Gold Melt Value

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Gold Calculator

This gold calculator will determine the value of the gold metal inside your gold bullion, numismatic coins, or solid gold jewelry. If you are unsure if your jewelry is solid gold jewelry or gold plated, please review the sections below the gold calculator on gold hallmarks and gold testing.

To get the value of your gold metal, simply enter the following into the calculator:

  1. Amount - gram (gm) or troy ounce (ozt) (1 troy ounce (ozt) = 31.1035 grams)
  2. Purity - karat (kt) or fineness (parts per thousand) or percentage (%)
  3. Unit Price - Choose from 13 live currencies or over 170 non-live prices (updated regularly approximately every hour).

Please be aware that gold buyers will likely not give you 100% of the value of your gold metal. You can determine the percentage of market value at the bottom of the calculator.

If you need help using the gold metal calculator there is a gold calcualtor help section below the calculator.

Gold Calculator
Amount of Gold:
* Purity of Gold:

Percentage Gold: 99.9%

Price of gold per ounce:

Live Price
Value of gold metal:   USD

Percentage of market value:   %
Value of gold metal:
Percentage of market value

Gold Calculator Help

* Purity of Gold

  • Gold bullion - Gold bullion typically varies between 99.5% and 99.99%. Check the stamp on the bullion to confirm. If it is not stamped, it would require a test to determine its purity.
  • Gold jewelry - Gold jewelry is usually expressed in karat (kt) which is a unit of purity for gold alloys. The karat scale is out of 24, so pure gold is 24K gold and all other alloys are a fraction of 24 - for example 18K gold is 18 divided by 24, which means it is 75% gold. Gold jewelry will typically be hallmarked in the fineness scale which is out of 1000, so for instance 18ct gold, which is 75% gold, would be hallmarked 750.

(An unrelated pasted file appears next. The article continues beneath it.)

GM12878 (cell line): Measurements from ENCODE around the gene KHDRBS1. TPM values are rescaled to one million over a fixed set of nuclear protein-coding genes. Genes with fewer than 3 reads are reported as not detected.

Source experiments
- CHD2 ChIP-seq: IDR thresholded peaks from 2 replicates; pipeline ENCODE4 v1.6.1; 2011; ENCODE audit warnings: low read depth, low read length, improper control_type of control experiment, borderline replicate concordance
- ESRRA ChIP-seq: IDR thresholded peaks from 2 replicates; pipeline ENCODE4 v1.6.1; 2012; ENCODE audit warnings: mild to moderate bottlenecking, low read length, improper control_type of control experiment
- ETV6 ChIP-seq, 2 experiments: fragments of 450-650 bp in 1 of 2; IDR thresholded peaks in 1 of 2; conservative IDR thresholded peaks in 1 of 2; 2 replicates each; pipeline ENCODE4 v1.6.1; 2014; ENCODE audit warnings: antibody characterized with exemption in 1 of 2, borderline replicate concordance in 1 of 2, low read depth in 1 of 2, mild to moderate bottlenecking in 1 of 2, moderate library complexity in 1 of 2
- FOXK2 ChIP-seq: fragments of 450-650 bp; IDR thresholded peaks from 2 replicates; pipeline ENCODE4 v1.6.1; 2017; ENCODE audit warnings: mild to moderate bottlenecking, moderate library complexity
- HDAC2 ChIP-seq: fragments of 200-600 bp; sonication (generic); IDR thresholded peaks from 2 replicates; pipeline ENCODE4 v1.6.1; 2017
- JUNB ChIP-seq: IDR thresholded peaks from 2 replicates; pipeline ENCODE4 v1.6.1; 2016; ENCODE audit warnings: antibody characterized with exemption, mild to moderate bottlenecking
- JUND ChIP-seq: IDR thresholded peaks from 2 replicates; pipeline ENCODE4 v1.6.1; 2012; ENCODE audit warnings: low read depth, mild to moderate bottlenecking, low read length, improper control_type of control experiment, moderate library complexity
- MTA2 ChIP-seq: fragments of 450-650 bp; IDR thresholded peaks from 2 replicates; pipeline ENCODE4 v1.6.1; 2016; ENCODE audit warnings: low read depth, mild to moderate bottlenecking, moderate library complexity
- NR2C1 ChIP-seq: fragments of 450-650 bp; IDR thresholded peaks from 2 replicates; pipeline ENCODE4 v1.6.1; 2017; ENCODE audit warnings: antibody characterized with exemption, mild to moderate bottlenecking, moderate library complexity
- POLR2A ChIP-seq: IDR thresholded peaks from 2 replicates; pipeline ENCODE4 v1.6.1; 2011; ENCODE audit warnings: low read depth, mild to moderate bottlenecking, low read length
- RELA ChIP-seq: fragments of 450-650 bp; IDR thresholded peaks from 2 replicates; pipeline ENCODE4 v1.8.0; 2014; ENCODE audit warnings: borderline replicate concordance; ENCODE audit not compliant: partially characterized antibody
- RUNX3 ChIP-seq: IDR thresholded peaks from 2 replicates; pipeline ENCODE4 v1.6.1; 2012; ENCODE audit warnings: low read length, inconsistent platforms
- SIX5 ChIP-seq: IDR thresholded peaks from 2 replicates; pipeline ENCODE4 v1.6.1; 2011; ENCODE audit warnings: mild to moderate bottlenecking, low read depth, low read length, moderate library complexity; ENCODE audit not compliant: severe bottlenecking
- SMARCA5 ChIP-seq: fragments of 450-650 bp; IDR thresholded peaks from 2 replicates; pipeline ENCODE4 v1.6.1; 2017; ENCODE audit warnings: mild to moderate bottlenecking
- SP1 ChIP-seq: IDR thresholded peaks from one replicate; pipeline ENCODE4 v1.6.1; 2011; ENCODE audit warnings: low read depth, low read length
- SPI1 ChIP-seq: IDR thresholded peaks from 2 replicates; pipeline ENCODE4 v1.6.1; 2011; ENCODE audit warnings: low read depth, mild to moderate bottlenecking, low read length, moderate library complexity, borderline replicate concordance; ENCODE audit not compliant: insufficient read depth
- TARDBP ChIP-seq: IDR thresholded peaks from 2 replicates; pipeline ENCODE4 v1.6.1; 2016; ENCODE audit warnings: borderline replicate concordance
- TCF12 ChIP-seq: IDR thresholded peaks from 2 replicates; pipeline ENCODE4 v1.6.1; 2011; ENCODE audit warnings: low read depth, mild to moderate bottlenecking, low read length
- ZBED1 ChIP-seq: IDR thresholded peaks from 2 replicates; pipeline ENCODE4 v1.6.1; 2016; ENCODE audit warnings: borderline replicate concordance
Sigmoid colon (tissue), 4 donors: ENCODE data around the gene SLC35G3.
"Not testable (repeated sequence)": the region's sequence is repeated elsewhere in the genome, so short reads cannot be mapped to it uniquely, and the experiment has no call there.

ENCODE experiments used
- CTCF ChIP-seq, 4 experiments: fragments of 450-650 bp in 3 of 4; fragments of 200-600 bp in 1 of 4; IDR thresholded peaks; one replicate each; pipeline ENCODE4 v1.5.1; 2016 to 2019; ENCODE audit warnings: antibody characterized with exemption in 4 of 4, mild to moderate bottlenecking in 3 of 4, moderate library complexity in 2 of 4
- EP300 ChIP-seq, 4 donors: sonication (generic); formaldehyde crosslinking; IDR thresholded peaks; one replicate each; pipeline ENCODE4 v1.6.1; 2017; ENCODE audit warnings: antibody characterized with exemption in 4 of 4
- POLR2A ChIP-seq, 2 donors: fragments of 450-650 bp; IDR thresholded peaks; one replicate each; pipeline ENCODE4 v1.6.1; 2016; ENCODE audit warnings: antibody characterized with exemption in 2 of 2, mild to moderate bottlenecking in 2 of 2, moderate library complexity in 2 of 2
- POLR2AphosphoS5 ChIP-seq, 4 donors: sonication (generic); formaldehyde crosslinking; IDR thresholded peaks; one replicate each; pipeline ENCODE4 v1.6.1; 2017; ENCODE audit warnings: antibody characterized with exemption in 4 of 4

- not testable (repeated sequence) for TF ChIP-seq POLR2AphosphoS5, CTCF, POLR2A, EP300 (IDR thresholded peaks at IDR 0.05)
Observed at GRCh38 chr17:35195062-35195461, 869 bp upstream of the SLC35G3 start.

Price of gold per ounce

  • Live gold prices - There are 13 currencies that you can get the live gold price from - Australian dollar (AUD), Canadian dollar (CAD), Swiss Franc (CHF), Yuan Renminbi (CNY), Czech Republic Koruna, Euro (EUR), United Kingdom pound (GBP), Japanese yen (JPY), Sri Lankan Rupee (LKR), Malaysian Ringgit (MYR), Singapore dollar (SGD), United States dollar (USD), and South Africian rand (ZAR). Please note that the price is only live on page load and on currency change - if you need to update the price, either refresh the page or deselect the currency and select it again.
  • Non-Live gold prices - There is over 170 currencies that you can get the non-live gold price from. These currencies are updated approximately every hour. The time since it has been updated will be below the currency selector.

Percentage of gold metal value

  • Bullion dealers - Bullion dealers generally give you the best price for your bullion. They sometimes buy scrap jewelry but may not be able to offer the best price for it (especially if jewelry contains precious stones).
  • Jewelers and Pawnbrokers - Some jewelers and most pawnbrokers buy second-hand jewelry. If the piece is a reputable brand and/or has precious stones then they may be able to offer you more than melt value of the jewelry. Otherwise, they would typically buy gold jewelry as a percentage of the of the gold metal inside the jewelry.
  • Shopping kiosks - Shopping malls with scrap metal kiosks provide a convenient method to sell your jewelry but will generally offer you the lowest percentage of the gold metal value inside the jewelry.

Scrap Gold Prices

This scrap gold price table below contains the price of gold per gram for different karats of gold.

Wednesday 27th of July 2016 Scrap Gold Prices

Karat Fineness Unit Price Per Gram Grams Total
24 Karat 999 USD * per gram grams